In early August, LMIC forecasted that third-quarter commercial slaughter could be down 9 percent year-on-year and down 7 percent in the fourth quarter. LMIC forecasted that slaughter-lamb prices could soften in the third quarter and post further losses in the fourth quarter, but remain sharply higher than a year ago (LMIC, 8/3/11). Feeder-lamb prices are expected to gain in the third quarter before weakening toward the year’s end (LMIC, 8/3/11).
Feeders Set New Records
Historically feeder lambs are contracted in late summer for fall placements. However, in the last couple years a lower volume of feeders have sold and much earlier in the year. Through July, 166,390 head were direct traded, 46-percent lower year-on-year. Tight supplies and higher corn likely encourage risk-mitigation measures.
Feeder lambs in direct trade totaled 19,000 head in July and set new price records. Prices averaged $224/cwt., 18-percent higher monthly and up 79 percent from a year ago. Most feeders, mostly from Montana and Wyoming, were contracted for September and October delivery with some for November shipments.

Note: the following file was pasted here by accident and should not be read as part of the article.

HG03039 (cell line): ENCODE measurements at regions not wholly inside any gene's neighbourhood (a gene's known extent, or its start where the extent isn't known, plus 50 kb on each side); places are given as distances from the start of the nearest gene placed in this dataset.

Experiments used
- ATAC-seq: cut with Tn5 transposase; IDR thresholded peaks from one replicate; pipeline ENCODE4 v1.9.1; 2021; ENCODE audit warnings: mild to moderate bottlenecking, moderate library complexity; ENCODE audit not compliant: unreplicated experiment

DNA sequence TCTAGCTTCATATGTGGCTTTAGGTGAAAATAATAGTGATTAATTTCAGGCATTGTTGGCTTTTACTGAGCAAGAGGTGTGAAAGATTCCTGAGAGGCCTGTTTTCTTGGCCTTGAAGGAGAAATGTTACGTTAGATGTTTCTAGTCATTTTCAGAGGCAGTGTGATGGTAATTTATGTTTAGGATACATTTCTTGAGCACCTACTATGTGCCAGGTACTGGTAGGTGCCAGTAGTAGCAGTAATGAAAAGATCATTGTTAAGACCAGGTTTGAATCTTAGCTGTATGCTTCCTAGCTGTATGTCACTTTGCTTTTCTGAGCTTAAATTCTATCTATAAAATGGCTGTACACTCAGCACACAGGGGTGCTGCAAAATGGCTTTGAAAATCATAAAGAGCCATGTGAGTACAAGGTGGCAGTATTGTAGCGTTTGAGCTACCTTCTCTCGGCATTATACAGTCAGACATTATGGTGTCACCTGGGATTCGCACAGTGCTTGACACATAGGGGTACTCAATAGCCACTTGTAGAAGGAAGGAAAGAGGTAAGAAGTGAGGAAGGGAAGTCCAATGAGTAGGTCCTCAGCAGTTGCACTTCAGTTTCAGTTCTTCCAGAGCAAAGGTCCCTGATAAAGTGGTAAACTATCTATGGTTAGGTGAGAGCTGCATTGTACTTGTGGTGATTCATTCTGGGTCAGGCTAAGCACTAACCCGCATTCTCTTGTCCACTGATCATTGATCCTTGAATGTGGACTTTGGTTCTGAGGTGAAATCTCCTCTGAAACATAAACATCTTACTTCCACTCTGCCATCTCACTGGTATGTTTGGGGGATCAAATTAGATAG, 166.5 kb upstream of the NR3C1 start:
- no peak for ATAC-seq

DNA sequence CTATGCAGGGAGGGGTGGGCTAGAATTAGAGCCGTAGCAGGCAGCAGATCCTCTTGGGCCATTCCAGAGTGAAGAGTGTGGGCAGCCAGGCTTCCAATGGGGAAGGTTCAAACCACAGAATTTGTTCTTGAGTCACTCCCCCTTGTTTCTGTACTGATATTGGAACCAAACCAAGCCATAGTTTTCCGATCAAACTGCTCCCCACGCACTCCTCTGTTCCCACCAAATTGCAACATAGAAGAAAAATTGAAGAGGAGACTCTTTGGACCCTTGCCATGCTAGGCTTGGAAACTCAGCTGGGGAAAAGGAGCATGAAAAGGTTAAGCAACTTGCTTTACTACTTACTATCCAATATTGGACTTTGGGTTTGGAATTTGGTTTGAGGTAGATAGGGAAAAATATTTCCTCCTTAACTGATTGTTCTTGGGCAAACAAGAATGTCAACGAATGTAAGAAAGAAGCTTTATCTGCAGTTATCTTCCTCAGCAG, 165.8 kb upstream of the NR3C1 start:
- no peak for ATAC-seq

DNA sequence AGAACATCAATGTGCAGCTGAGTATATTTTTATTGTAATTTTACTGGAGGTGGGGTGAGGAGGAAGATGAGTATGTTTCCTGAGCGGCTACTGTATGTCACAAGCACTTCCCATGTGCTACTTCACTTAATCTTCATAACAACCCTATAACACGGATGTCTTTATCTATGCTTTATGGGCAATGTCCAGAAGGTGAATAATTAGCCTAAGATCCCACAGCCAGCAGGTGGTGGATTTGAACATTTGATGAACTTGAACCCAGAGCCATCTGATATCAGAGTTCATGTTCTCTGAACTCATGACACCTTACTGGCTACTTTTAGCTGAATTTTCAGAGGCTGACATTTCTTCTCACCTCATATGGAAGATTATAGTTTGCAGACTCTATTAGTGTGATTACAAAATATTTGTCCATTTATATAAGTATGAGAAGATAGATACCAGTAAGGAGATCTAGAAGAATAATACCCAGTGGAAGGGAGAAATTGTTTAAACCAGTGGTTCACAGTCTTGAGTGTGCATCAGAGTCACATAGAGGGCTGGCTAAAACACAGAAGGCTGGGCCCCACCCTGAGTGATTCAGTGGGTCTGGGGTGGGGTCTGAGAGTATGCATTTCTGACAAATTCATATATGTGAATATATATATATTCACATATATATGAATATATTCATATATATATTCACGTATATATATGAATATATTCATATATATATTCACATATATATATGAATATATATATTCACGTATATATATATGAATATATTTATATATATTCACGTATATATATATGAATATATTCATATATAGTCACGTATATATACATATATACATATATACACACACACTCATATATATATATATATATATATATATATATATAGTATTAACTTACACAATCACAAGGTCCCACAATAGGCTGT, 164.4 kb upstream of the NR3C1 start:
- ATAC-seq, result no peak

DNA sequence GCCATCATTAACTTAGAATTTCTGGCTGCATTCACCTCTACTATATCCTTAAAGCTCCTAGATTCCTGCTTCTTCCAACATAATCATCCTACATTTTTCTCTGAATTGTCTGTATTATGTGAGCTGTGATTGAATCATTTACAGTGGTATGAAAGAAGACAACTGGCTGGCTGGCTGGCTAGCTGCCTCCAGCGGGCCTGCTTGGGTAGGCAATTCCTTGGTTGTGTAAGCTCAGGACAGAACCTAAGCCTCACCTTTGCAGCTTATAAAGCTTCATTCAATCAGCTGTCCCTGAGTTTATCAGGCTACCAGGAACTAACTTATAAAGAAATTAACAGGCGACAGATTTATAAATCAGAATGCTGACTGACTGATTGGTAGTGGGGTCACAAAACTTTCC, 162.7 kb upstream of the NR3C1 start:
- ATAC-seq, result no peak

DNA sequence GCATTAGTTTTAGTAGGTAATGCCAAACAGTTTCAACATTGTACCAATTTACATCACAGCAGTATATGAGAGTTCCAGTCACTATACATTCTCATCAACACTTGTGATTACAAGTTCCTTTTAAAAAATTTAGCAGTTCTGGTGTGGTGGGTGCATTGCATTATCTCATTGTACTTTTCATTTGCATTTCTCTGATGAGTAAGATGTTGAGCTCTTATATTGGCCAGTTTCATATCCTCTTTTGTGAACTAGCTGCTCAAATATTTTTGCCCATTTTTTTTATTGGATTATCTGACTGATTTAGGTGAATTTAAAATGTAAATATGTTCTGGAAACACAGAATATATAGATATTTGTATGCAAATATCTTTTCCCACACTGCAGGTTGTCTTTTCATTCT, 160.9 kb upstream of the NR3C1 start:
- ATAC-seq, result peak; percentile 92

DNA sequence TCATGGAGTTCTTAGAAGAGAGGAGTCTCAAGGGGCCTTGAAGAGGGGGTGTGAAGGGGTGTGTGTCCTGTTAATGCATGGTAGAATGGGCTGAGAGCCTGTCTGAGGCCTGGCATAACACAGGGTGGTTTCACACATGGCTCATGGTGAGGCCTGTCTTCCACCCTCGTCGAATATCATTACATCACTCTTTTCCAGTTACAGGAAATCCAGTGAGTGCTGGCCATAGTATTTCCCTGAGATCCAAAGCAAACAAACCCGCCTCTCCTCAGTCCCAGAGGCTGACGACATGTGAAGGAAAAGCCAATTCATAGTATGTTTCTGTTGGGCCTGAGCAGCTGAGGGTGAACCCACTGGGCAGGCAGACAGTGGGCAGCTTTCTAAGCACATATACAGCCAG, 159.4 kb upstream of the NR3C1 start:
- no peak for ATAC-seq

Feeder-lamb prices at auction for 60- to 90-lb. feeders saw a 3-percent gain to $223.50/cwt. in July in San Angelo while feeders at Sioux Falls experienced a 9-percent drop to $218.19/cwt.
Corn and Hay Push Higher
By early August, corn futures had advanced on the back of continued hot weather and nervousness surrounding corn yields at harvest. The December corn future was $7.13/bu. and the March 2012 settlement was $7.25/bu. (CME Group, 8/3/11).
In July, ethanol producers and livestock feeders competed for the last of the 2010 crop driving cash-corn prices higher. Corn grain prices received by farmers averaged $6.46/bu. in July, up from $6.38/bu. in June and up from $3.49/bu. a year ago.
Higher-priced corn and hay might have reversed slaughter-lamb values by weight. By the end of July, heavier-weighted slaughter lambs were bringing more per pound than lighter-weight lambs.
The season-average farm price for corn is projected at $5.50/bu. to $6.50/bu., (USDA/ERS, 7/14/11). Strong corn exports (aided by the weak U.S. dollar) and robust ethanol demand have put pressure on corn prices, outpacing production gains.
Continued expansion in the ethanol sector, favorable margins for refiners and long-term upward trends in fuel consumption mean ethanol’s corn demand will only increase in the coming year. According to Joseph Glauber, chief economist at USDA, corn will be at least $4/bu. in the next five to 10 years, (agweb, 7/21/11).